Janice and I had been looking forward to taking another trip together and we settled on Ireland. I’ve always wanted to go to Ireland – beautiful country, Irish culture and some of my family roots. Janice has been to Ireland several times before and so we decided to explore areas she hadn’t seen before. The exception to the Janice-hasn’t-seen-it-rule was Dublin – all roads lead to Dublin – or more accurately our flights were in and out of Dublin. Since I’d never seen the city we decided to spend a couple days and explore – starting with a good Irish breakfast and a tour of the city. Our walking tour was fantastic and our guide was hilarious and friendly. We got along so well with him that the rest of our plans for the afternoon went out the window after he invited us to grab a pint. We ended up in a pub for the rest of the day… While in Rom.. Dublin? That evening we walked along the river for awhile before having dinner and crashing after an extremely long day – we had gotten on a bus to the airport at 2am the previous morning.
The next morning we got up early to head back to Trinity College and see the Book of Kells and the Long Library. Unfortunately the Book of Kells was undergoing restoration but we did get to see some other manuscripts and hang out in the Long Library – I definitely could live there with the beautiful old books and the polished wood! Then we scurried over to catch the bus for our tour – we had decided we wanted to see some ancient Irish history and so our first stop was the Hill of Tara. Despite the damp the majesty of the site was evident through the fog. Tara is the ancient seat of the High King of Ireland and the place of rituals associated with the kingship and although only the earthworks remain, or perhaps because of that, its a powerful reminder of the loss of autonomy Ireland experienced.
Next our tour took us by the River Boyne where the Battle of the Boyne took place in 1690 between two rivals for the English and Irish thrones – the Catholic King James and the Protestant King William. The valley is beautiful – even in October – and has great archaeological and mythical significance. Along the way we passed the handsome Trim castle – the ruins of a Norman castle on the banks of the Boyne and all the while our guide chatted away about Irish history and myth. We were headed to Newgrange – otherwise known as Brú na Bóinne – a World Heritage Site in County Meath, Ireland. It is the largest and one of the most important prehistoric megalithic sites in Europe. Archaeological research suggests that it is an ancient ritual centre and a Passage Tomb – one of several in the area. Newgrange is one of the most impressive and has a very unique feature – the structure is designed to be lit by the sun once a year as it rises on the winter solstice. This impressive feat of design is clearly no accident and theories abound for why this is the case -some of the best theories suggest that throughout the year, the cremated remains of important individuals were placed in stone basins within the tomb but the burial ritual was not completed until the sun rose on winter solstice reaching into the depths of the tomb. The site – like other Neolithic sites – suggests that these were a people with complex religious practices and impressive building techniques. The site itself was clearly well-planned and construction would have taken great resources over several generations. The site also has architectural links through stone and construction to the prehistoric populations in Portugal, Spain, Brittany and Denmark – suggesting that Neolithic peoples were much better traveled than modern perceptions might lead us to believe.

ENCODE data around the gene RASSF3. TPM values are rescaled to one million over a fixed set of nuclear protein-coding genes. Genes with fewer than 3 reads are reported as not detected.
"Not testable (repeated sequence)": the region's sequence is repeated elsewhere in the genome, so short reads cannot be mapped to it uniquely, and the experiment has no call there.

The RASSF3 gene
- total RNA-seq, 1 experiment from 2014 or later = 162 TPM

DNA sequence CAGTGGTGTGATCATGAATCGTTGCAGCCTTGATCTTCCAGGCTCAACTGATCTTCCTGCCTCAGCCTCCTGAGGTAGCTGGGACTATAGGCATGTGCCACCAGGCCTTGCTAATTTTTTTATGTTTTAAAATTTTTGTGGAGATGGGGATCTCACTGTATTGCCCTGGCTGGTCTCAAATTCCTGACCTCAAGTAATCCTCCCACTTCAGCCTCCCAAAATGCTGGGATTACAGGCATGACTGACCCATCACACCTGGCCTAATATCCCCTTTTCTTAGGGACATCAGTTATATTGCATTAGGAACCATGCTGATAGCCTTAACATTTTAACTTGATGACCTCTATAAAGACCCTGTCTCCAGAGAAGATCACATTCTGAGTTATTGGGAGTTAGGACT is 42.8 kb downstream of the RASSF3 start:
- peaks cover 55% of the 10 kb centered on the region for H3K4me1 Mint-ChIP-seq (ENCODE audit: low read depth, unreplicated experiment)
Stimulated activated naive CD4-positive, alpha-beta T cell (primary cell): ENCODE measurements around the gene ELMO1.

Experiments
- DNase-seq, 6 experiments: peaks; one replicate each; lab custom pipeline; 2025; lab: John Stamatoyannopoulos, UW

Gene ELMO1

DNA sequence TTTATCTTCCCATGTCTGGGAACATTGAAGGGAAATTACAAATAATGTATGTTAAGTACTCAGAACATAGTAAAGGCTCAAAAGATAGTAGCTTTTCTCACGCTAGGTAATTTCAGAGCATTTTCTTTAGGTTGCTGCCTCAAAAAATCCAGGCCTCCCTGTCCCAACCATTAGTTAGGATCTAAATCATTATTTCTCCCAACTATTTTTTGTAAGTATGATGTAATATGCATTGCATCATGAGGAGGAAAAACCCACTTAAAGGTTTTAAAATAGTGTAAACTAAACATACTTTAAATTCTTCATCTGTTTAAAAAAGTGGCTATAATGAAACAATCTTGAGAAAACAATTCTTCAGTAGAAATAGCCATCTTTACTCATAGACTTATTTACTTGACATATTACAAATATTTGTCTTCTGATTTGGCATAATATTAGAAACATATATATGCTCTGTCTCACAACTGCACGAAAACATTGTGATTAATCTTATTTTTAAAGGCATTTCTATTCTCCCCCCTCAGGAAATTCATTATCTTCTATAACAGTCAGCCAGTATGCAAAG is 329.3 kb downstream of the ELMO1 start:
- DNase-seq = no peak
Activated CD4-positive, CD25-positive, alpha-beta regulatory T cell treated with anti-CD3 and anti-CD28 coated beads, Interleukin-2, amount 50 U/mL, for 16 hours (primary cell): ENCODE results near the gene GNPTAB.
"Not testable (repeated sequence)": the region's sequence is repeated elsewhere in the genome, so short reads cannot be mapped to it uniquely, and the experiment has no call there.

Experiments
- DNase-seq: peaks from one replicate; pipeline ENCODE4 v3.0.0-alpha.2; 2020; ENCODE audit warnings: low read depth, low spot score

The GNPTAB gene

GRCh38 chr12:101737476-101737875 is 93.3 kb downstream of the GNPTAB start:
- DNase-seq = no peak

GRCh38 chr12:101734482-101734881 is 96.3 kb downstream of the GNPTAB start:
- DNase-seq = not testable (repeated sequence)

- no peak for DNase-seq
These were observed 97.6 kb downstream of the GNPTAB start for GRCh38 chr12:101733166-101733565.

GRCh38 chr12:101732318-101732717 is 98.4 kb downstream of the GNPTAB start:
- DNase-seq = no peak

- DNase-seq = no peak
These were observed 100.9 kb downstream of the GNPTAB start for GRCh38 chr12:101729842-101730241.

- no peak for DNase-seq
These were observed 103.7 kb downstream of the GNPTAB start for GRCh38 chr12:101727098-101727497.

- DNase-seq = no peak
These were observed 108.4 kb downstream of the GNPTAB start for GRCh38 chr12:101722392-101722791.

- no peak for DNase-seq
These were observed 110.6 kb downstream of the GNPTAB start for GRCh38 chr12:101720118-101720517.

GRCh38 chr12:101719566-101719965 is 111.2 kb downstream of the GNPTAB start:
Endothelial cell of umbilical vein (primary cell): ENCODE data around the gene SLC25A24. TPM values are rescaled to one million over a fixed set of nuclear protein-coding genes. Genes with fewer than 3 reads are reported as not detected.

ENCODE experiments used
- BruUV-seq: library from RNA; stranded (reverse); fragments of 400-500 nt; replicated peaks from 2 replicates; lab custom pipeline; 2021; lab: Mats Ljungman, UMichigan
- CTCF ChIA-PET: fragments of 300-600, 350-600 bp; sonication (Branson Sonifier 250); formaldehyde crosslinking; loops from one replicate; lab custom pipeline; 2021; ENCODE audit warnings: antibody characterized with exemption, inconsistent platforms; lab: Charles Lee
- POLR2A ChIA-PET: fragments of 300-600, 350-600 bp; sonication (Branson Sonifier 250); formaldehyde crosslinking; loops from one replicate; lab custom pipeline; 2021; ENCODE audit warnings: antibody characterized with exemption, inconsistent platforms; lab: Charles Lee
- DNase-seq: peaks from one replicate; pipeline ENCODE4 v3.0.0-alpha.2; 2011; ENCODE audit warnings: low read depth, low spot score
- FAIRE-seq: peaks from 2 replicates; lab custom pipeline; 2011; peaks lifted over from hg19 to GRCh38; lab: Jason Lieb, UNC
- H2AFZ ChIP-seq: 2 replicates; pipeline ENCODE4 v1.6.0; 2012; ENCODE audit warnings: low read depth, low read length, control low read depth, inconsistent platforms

That evening when we arrived back in Dublin we happened to stumble across the Garden of Remembrance – a park dedicated to all those who have given their lives in pursuit of Irish freedom. As it began to rain we took refuge in a teashop for some hot chocolate before setting out to explore Dublin’s historic Georgian neighbourhood with the ultimate goal of getting across the city to a Nepali restaurant for dinner – an ambitious goal requiring another several hours of walking.
Along the way we stumbled on the Department of Education with its hilarious hand statue – perfect for climbing! We then walked along the river stopping to admire the Jeanie Johnston – the old famine ship – before crossing the Samuel Beckett Bridge. On the other side of the Lifey then we passed Merrion Square Park, the National Gallery and Natural History Museum as well as the beautiful Government buildings before reaching out destination. We both chose Nepali specialties at the restaurant and while I cannot remember my food I do recall the very unique and tasty dumplings Janice chose – apparently the more memorable of our dishes! Dublin is certainly a place to eat well.
Next we traveled the rainy, rainy road to Belfast – closer to my ancestral roots and back into the United Kingdom. Adventures to follow!